Fox News Digital spoke with Jody Hoyos, CEO of the Prevent Cancer Foundation in Alexandria, Virginia, about the significance of April being declared Cancer Prevention and Early Detection Month.

“It’s a big deal because it gives us the opportunity to share information with people about risk reduction for cancer, as well as cancer screenings,” she said. 

Man diagnosis

The Prevent Cancer Foundation’s annual early detection survey found that nearly seven out of every 10 adults in the U.S. are behind on at least one routine cancer screening.  (iStock)

“We know that early detection saves lives when people have their cancer prevented in its entirety, which is the best-case scenario.”

The next-best scenario, Hoyos said, is that people have their cancer detected early, so they get the best chance at treatment and recovery. 

Screenings fall short, survey finds

The Prevent Cancer Foundation’s annual early detection survey found that nearly seven out of every 10 adults in the U.S. are behind on at least one routine cancer screening.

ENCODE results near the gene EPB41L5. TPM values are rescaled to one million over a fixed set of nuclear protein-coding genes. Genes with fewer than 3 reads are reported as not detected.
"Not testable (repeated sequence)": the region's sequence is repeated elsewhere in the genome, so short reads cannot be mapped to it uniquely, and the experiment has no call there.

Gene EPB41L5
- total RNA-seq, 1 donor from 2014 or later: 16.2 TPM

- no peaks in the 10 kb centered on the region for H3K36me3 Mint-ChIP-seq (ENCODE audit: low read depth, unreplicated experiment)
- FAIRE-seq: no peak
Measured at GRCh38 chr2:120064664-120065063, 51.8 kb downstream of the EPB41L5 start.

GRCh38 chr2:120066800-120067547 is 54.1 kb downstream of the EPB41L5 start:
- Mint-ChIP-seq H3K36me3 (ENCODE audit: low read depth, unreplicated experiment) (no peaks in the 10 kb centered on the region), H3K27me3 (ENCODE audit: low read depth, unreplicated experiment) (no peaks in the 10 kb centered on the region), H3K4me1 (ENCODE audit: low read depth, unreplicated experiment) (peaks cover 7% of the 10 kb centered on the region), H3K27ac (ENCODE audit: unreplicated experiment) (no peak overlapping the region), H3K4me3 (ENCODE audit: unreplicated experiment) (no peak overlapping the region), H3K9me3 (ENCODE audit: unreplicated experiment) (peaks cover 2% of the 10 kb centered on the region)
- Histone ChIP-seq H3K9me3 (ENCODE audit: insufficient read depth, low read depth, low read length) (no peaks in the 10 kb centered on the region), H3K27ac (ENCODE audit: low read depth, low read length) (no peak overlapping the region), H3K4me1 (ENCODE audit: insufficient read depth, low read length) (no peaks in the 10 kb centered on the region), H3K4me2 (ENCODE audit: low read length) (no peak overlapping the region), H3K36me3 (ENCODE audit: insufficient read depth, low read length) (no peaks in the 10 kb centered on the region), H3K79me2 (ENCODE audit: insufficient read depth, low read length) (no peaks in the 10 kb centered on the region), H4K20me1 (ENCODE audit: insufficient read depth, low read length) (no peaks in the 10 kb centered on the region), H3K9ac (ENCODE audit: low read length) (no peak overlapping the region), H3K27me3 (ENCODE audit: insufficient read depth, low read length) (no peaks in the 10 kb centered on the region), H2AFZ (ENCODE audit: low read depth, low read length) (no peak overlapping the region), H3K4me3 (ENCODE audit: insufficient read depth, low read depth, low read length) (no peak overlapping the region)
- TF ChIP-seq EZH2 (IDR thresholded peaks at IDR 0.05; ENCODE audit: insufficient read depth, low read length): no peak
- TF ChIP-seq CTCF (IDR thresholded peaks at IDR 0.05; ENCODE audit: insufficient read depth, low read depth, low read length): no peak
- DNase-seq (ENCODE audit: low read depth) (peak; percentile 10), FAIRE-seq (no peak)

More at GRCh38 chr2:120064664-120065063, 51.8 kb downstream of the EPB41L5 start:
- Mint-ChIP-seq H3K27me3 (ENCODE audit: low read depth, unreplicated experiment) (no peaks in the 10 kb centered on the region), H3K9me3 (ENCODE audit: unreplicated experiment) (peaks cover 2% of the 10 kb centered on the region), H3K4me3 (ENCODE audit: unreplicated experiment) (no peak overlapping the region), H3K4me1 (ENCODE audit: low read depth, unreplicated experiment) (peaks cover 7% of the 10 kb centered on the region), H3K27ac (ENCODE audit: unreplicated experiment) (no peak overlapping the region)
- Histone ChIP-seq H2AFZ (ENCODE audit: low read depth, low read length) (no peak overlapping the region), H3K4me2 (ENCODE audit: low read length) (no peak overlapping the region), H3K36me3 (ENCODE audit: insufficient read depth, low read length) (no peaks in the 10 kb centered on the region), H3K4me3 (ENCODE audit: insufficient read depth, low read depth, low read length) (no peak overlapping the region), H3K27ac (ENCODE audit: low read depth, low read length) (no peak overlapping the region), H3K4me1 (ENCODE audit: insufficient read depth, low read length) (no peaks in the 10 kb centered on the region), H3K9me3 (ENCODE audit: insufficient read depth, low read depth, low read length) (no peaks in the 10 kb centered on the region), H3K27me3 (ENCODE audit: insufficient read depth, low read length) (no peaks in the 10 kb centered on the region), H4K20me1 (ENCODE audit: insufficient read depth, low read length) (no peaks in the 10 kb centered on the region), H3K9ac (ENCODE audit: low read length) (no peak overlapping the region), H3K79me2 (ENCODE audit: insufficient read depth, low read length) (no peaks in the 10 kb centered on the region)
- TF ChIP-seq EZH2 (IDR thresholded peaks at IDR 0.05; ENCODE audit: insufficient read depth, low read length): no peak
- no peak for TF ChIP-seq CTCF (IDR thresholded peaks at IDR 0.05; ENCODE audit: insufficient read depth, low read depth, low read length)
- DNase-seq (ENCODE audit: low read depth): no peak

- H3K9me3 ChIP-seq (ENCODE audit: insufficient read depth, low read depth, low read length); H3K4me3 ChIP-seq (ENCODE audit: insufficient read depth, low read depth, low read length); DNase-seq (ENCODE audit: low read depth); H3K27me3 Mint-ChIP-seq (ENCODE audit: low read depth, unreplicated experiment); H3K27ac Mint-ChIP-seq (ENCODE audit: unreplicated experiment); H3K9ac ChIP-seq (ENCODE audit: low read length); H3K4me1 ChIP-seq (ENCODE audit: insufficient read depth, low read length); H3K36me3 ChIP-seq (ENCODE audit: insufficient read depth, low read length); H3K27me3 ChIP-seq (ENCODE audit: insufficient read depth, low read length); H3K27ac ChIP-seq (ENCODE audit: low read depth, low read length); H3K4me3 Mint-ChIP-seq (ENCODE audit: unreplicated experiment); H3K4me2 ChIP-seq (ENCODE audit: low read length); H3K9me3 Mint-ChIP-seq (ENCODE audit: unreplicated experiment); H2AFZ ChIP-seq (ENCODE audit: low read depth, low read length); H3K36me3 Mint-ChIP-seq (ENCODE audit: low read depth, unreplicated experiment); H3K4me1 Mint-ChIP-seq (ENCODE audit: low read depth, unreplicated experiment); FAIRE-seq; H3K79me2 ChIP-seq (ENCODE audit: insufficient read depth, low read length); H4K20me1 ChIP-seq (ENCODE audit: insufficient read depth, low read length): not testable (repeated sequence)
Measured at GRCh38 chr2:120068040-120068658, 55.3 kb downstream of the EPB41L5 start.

The main reason given for missed screenings is that people simply didn’t know they needed to be screened, Hoyos said.

“We are not just working toward incremental changes — we are looking for quantum leaps forward.”

“That means it’s really important to share information about the screenings people need,” she noted.

There are also different barriers across racial and ethnic groups, Hoyos added.

In the survey, Hispanic adults in the U.S. cited inability to afford the cost of screening as a top reason for skipping them. Black adults reported skepticism in the health care system as a top reason they were not being screened.

Lung cancer scan

“People need to understand the benefits of early detection in order to encourage them to schedule their appointments,” said the CEO of the Prevent Cancer Foundation. (iStock)

White adults cited the lack of symptoms as to why they were not being screened, Hoyos shared, while Asian adults reported concerns or fear about the cancer screening itself.